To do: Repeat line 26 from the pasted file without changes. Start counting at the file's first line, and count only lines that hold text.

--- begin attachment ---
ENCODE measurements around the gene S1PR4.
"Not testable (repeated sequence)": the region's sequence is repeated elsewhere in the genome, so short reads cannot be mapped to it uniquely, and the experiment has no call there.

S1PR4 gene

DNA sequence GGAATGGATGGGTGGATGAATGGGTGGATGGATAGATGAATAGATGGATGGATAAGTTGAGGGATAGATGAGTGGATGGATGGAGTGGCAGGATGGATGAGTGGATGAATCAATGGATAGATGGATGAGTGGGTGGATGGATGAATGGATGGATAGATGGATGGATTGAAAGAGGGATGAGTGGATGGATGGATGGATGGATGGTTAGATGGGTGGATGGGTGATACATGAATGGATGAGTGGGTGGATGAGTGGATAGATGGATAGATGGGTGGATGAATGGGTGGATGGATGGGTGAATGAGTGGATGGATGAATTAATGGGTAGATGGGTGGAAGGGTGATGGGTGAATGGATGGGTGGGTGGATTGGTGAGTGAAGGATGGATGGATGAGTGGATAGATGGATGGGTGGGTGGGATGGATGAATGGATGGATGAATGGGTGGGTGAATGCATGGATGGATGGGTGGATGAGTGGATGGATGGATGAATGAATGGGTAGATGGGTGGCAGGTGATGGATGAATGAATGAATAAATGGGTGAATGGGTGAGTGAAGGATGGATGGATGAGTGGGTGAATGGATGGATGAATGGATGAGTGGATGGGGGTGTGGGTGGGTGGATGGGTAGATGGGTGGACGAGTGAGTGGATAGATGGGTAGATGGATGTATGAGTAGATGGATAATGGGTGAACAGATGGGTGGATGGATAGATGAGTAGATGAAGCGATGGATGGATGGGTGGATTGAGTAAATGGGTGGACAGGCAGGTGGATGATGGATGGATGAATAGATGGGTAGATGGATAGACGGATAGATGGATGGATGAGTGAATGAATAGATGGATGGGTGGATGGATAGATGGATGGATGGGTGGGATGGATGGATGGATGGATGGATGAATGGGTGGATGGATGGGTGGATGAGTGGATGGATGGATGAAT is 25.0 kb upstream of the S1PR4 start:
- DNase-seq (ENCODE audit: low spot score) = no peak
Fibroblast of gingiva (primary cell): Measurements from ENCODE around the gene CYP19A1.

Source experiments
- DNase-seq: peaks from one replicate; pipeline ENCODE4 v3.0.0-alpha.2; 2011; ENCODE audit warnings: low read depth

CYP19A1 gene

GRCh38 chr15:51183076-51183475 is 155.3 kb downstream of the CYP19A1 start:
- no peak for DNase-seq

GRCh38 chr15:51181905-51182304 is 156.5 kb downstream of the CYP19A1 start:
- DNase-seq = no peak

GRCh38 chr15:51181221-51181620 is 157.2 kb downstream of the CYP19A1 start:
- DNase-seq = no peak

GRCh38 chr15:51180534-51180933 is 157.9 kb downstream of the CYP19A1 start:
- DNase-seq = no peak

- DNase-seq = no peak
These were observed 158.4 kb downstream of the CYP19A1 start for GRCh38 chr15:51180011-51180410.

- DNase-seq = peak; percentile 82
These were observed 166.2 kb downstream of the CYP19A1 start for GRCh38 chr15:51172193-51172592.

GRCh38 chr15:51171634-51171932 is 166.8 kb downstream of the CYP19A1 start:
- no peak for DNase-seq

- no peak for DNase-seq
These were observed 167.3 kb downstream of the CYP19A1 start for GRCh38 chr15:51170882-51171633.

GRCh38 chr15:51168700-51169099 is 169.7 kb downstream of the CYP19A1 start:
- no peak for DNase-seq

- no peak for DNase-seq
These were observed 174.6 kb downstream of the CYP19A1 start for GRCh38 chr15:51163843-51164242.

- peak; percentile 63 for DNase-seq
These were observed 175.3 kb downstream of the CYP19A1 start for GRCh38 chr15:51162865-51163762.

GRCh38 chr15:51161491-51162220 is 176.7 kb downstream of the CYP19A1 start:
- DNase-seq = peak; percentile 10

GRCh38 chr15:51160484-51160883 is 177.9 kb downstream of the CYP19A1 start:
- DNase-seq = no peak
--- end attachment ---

GRCh38 chr15:51168700-51169099 is 169.7 kb downstream of the CYP19A1 start: